Monday, June 4, 2012

Explained by local deterministic processes

The 2010 Wolf Prize in Physics citation says:
The puzzling properties of entangled quantum states, first noted by Einstein, Podolsky and Rosen, who suspected that quantum mechanics is not a complete theory, were dramatically delineated by the remarkable work of John Bell. Bell showed that certain statistical correlations between properties of two physically separated particles, which were produced in an entangled quantum state, cannot be explained by any theory of local deterministic processes even if other unobserved properties (‘hidden variables') are allowed for.
None of this is correct. Entanglement was part of quantum mechanics before the 1935 EPR paper. Einstein got it from Popper's 1934 experiment. EPR was about uncertainty principle and completeness, not spin and determinism. More importantly, Bell's theorem only shows that quantum mechanics differs from certain local hidden variable theories. It says nothing about local deterministic processes.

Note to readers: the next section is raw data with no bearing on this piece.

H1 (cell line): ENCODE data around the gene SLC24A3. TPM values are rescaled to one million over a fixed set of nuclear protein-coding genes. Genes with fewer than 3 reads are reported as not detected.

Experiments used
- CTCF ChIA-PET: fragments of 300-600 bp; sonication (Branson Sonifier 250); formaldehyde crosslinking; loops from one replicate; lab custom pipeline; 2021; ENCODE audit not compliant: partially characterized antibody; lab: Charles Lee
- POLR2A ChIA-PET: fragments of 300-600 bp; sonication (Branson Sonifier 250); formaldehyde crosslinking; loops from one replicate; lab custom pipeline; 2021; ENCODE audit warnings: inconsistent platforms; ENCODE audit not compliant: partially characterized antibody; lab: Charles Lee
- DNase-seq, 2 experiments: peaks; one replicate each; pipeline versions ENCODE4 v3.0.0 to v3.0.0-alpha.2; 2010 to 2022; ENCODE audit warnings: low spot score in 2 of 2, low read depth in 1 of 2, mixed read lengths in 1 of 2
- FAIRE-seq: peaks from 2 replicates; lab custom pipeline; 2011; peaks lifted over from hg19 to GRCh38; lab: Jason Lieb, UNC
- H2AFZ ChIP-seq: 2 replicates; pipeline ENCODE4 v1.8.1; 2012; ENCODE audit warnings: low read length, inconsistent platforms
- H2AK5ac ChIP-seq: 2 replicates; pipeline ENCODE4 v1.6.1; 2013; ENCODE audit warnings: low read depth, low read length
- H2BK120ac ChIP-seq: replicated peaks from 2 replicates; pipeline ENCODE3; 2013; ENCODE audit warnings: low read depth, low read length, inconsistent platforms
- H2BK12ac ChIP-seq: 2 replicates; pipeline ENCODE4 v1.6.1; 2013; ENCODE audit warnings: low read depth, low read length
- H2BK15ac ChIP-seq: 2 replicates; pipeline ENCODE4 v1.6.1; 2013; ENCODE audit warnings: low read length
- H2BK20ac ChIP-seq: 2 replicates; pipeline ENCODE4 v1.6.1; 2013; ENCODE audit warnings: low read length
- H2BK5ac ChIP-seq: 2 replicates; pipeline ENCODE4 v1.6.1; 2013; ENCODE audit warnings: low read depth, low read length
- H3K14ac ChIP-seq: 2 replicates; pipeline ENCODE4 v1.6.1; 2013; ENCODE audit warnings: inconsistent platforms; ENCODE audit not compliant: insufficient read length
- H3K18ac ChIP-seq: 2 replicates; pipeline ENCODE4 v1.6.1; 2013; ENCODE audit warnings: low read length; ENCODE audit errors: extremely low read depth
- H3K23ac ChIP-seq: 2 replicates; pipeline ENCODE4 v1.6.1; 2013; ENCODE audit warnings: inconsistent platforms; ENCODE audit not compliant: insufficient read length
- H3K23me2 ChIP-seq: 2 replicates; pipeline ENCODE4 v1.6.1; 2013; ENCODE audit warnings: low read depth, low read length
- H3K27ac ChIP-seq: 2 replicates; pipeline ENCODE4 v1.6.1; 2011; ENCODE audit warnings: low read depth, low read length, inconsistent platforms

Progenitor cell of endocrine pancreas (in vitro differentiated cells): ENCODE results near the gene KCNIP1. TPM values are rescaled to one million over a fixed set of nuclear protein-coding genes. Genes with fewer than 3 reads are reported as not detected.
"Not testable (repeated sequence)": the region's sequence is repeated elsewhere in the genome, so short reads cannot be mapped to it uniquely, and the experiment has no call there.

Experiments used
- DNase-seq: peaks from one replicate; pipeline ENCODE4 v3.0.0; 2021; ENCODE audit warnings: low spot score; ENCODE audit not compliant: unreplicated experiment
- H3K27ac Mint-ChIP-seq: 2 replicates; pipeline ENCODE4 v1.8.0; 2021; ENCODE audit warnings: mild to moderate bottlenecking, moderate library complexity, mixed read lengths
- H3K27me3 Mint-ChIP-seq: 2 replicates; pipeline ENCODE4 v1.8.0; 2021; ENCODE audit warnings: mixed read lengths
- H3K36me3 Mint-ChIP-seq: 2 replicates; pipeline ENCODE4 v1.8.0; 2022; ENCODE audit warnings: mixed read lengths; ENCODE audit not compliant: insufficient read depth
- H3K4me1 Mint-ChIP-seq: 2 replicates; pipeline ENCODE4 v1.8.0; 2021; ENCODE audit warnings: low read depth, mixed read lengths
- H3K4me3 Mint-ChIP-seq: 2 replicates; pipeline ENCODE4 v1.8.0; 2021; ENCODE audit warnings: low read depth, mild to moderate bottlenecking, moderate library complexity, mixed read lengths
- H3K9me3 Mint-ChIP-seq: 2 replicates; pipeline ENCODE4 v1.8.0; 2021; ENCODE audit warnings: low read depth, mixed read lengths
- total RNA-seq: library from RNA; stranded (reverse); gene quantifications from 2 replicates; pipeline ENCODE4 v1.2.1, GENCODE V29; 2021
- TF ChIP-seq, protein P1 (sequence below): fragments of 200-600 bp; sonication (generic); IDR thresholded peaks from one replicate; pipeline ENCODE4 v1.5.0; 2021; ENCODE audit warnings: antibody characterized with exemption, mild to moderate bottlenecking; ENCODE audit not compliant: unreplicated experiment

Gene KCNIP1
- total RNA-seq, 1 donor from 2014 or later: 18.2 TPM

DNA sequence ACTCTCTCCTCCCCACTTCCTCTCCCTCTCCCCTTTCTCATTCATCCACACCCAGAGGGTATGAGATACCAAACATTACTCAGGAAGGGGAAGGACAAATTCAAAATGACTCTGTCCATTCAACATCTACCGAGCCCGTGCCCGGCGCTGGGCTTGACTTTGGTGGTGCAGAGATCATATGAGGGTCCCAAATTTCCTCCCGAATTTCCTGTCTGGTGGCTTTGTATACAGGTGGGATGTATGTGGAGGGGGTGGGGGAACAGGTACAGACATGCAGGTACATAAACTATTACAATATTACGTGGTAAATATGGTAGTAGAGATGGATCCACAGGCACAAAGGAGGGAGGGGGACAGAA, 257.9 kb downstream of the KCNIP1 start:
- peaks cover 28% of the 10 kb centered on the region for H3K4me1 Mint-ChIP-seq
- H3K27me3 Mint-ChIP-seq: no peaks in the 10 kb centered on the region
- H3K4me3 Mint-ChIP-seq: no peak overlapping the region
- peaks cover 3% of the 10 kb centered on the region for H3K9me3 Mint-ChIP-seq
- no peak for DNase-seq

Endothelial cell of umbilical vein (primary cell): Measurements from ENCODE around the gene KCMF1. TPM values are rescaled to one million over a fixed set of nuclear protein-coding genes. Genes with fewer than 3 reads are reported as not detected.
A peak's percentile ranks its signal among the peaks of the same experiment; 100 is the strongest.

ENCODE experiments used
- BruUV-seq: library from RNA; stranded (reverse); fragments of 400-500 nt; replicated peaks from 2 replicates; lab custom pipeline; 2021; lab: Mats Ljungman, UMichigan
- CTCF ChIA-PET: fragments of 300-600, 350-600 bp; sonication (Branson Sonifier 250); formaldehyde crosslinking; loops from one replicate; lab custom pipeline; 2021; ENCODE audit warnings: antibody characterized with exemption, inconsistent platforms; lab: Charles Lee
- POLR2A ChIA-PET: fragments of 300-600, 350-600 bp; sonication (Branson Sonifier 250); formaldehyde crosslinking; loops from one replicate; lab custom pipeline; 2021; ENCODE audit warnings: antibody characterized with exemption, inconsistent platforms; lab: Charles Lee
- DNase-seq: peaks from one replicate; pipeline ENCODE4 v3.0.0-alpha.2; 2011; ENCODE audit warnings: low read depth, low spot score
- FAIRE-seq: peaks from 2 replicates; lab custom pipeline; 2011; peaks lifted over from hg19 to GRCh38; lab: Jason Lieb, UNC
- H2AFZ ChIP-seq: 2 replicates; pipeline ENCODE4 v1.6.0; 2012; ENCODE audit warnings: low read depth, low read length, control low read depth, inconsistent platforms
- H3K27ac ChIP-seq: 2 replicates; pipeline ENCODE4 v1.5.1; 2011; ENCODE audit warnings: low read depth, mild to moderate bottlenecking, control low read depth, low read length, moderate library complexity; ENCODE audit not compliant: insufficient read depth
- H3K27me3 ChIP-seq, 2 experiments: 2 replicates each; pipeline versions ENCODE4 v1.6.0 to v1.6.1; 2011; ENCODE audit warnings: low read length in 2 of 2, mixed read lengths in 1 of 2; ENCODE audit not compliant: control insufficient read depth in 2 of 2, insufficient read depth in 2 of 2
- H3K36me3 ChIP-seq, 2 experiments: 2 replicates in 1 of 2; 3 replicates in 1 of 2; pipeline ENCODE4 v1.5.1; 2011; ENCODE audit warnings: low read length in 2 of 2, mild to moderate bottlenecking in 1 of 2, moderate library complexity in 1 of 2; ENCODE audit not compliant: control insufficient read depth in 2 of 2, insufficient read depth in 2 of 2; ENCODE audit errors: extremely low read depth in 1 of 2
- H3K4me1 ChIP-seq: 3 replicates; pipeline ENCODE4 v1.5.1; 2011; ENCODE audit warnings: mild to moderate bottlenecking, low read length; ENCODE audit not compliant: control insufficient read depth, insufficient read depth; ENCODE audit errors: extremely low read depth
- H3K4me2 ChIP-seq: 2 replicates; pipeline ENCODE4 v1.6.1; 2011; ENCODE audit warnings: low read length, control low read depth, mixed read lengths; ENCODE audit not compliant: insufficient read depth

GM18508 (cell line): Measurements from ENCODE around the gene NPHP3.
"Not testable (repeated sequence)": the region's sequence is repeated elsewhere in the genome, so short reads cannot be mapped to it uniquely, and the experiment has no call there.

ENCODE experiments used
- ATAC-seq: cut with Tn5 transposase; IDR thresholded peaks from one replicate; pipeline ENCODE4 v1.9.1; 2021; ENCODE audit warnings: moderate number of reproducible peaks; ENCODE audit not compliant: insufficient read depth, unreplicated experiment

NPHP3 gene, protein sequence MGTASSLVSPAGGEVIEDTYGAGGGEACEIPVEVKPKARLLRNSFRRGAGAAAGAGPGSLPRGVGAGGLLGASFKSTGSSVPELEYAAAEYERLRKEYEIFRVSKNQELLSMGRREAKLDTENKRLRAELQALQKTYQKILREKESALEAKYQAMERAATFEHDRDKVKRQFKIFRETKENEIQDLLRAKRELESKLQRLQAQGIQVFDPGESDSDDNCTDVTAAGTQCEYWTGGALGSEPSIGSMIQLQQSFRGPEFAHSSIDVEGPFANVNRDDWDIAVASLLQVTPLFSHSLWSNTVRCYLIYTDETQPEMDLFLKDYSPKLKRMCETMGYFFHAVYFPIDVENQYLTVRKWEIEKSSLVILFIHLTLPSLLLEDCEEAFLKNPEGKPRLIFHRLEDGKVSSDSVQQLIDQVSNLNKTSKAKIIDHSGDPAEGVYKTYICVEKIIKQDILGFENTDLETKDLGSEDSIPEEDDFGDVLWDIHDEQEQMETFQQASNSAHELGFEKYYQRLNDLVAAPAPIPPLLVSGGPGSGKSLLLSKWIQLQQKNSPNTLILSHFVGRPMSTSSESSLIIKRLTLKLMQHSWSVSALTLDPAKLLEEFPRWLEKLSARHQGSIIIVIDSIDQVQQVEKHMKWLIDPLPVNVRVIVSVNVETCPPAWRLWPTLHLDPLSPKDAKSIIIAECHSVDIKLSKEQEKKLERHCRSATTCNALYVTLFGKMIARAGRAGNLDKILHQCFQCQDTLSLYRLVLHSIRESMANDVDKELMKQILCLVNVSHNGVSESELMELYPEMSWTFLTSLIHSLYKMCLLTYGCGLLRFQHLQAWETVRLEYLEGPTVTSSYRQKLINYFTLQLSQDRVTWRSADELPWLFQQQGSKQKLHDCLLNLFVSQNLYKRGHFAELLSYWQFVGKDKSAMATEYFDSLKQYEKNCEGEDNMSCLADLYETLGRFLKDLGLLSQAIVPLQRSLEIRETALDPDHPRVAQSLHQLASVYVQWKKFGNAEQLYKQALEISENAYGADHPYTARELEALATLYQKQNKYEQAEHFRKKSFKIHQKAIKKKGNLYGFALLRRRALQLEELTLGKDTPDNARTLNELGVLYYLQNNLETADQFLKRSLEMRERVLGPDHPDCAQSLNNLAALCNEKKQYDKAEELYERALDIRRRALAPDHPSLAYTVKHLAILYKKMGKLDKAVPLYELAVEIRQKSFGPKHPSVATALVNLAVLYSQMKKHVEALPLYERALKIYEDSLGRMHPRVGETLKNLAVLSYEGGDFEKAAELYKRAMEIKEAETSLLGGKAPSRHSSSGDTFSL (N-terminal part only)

The Wolf statement is like saying, "relativity experiments like Michelson-Morley show that light cannot be explained by any theory of space and time, even if the aether is allowed for. Well, no. Relativity explains Michelson-Morley and quantum mechanics explains spin entanglement.

Relativity does require some adjustments to your preconceptions about space and time, and quantum mechanics requires some adjustments to your preconceptions about hidden variables. If you refuse to make those adjustments, and insist on making your own assumptions, then sure, you will get some contradictions. That is what Bell and those Wolf Prize winners discovered. But they did not discover any experiments that cannot be explained by local deterministic processes.

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